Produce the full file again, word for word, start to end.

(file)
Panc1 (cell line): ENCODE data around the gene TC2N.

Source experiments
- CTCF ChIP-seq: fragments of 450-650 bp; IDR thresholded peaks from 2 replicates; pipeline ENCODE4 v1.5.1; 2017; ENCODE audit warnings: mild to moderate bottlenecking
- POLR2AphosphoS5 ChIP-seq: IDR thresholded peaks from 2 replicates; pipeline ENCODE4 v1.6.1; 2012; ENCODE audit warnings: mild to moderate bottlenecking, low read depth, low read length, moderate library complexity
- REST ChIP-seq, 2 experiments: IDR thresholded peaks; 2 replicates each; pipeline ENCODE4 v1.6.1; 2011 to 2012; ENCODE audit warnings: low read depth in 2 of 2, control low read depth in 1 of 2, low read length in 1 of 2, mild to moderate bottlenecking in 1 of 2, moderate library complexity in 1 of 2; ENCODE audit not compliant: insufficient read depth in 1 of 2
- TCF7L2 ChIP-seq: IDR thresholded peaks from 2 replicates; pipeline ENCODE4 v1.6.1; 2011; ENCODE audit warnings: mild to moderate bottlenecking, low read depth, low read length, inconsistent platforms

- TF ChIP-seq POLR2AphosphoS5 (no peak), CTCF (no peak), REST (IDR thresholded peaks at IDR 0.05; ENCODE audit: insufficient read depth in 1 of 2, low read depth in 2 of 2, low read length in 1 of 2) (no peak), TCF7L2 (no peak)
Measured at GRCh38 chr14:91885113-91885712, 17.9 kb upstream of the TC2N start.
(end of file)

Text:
Panc1 (cell line): ENCODE data around the gene TC2N.

Source experiments
- CTCF ChIP-seq: fragments of 450-650 bp; IDR thresholded peaks from 2 replicates; pipeline ENCODE4 v1.5.1; 2017; ENCODE audit warnings: mild to moderate bottlenecking
- POLR2AphosphoS5 ChIP-seq: IDR thresholded peaks from 2 replicates; pipeline ENCODE4 v1.6.1; 2012; ENCODE audit warnings: mild to moderate bottlenecking, low read depth, low read length, moderate library complexity
- REST ChIP-seq, 2 experiments: IDR thresholded peaks; 2 replicates each; pipeline ENCODE4 v1.6.1; 2011 to 2012; ENCODE audit warnings: low read depth in 2 of 2, control low read depth in 1 of 2, low read length in 1 of 2, mild to moderate bottlenecking in 1 of 2, moderate library complexity in 1 of 2; ENCODE audit not compliant: insufficient read depth in 1 of 2
- TCF7L2 ChIP-seq: IDR thresholded peaks from 2 replicates; pipeline ENCODE4 v1.6.1; 2011; ENCODE audit warnings: mild to moderate bottlenecking, low read depth, low read length, inconsistent platforms

- TF ChIP-seq POLR2AphosphoS5 (no peak), CTCF (no peak), REST (IDR thresholded peaks at IDR 0.05; ENCODE audit: insufficient read depth in 1 of 2, low read depth in 2 of 2, low read length in 1 of 2) (no peak), TCF7L2 (no peak)
Measured at GRCh38 chr14:91885113-91885712, 17.9 kb upstream of the TC2N start.